There have been 770,000 new drone registrations in the U.S. in just the last 15 months.
Also, a post on a Facebook group page for a particular tropical beach community. “I’m thinking of visiting. Can a drone be flown over the beach?” Privacy? Relaxing holiday? Forget it.
The Trump Newsletter
A new poll why Quinnipiac University shows that 52 percent of American voters find Trump embarrassing. Only 27 percent are proud of the president. Trump’s latest approval rating of minus-22 percent is based on the percentage of voters approving of his job as president (35) and disapproving (57).
Ignorant politicians keep trying to find alternate reasons for global warming
The latest absurd attempt to explain climate change that excuses burning fossil fuels and other human-related causes comes from a Republican (what a surprise!) running for governor of Pennsylvania. Scott Wagner, a sitting state senator, acknowledges global warming but attributes it to the Earth’s “rotation” moving closer to the sun, and also human body heat as a result of population growth.
First, the good news. He recognizes the Earth is warming and that population growth on an overly-populated planet is not a good thing.
But physics experts say the energy from the sun surpasses the energy from body heat by at least a million times. So the claim is absurd.
Also, the Earth “rotates” every 24 hours, but its revolution does take it closer to the sun twice every year, and then further from the sun twice. That’s because our orbit is elliptical, not circular. But there’s no evidence the revolution is changing.
Obituary: Tom Amberry
The Decafnation doesn’t usually publish obituaries, but this one is special.
Tom Amberry, who died recently at age 94, was a North Dakota native and California podiatrist. But about 50 years ago, the 6-foot seven-inch WWII Navy veteran was offered a lucrative contract to play professional basketball for the Minneapolis Lakers (which incomprehensibly moved to Los Angeles). He turned it down to study podiatry.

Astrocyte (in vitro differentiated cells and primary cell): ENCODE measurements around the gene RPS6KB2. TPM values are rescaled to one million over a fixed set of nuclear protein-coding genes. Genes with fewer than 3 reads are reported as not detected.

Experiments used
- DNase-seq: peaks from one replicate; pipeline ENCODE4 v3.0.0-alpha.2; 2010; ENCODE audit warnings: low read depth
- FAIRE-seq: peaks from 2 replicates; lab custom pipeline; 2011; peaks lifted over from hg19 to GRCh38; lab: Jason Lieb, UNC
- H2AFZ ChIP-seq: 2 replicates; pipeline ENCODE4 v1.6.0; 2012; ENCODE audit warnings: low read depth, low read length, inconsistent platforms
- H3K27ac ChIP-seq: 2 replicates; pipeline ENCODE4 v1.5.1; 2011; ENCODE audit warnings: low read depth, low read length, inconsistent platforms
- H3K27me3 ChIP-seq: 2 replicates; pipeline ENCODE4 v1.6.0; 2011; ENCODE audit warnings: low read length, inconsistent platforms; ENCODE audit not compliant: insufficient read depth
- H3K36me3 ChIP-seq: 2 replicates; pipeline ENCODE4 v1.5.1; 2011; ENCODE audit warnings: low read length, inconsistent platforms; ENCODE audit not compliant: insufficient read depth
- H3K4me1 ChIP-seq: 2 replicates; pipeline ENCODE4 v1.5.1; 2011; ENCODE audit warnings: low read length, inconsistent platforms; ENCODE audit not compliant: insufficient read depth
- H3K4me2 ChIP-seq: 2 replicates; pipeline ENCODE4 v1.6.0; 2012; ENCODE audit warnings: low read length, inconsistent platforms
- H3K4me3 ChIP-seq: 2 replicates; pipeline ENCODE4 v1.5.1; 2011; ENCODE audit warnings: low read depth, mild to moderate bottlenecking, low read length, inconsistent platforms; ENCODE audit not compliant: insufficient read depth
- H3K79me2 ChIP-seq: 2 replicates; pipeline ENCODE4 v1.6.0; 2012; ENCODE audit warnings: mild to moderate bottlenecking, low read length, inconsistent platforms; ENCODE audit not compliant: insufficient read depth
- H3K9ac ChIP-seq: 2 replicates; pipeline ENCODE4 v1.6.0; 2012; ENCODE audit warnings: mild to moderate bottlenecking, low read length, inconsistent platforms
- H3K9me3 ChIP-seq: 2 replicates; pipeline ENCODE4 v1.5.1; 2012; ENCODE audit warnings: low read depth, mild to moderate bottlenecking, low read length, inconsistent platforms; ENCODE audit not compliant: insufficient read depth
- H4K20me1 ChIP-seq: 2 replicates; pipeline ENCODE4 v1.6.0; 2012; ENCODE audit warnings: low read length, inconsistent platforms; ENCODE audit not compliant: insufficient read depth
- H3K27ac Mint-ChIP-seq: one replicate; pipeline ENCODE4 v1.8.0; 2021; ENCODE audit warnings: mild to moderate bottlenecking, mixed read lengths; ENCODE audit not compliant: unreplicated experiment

But, his basketball skills never left him. He stepped up to the free-throw line at a gym near his home on Nov. 15, 1993, at age 71, and, in front of 10 loyal (but probably bored) witnesses, spent the next 12 continuous hours draining 2,750 shots in a row. (Check out the video.)
At the time, he was quoted as saying, “I could have made a bunch more. I was in the zone, as the kids say.” Unfortunately, the janitor wanted to go home.
That’s a guy worth writing an obituary about.
Millions of people participated in a first-ever annual grassroots demonstration 47 years ago to raise awareness about environmental concerns. They called it Earth Day.
At the time, in 1970, the message focused on saving the whales and cleaning the trash out of our rivers. Greenpeace was born. The public service announcements of the era featured an American Indian saddened to find garbage in a once-pristine river full of fish, and a cute owl that said, “Give a hoot – don’t pollute.”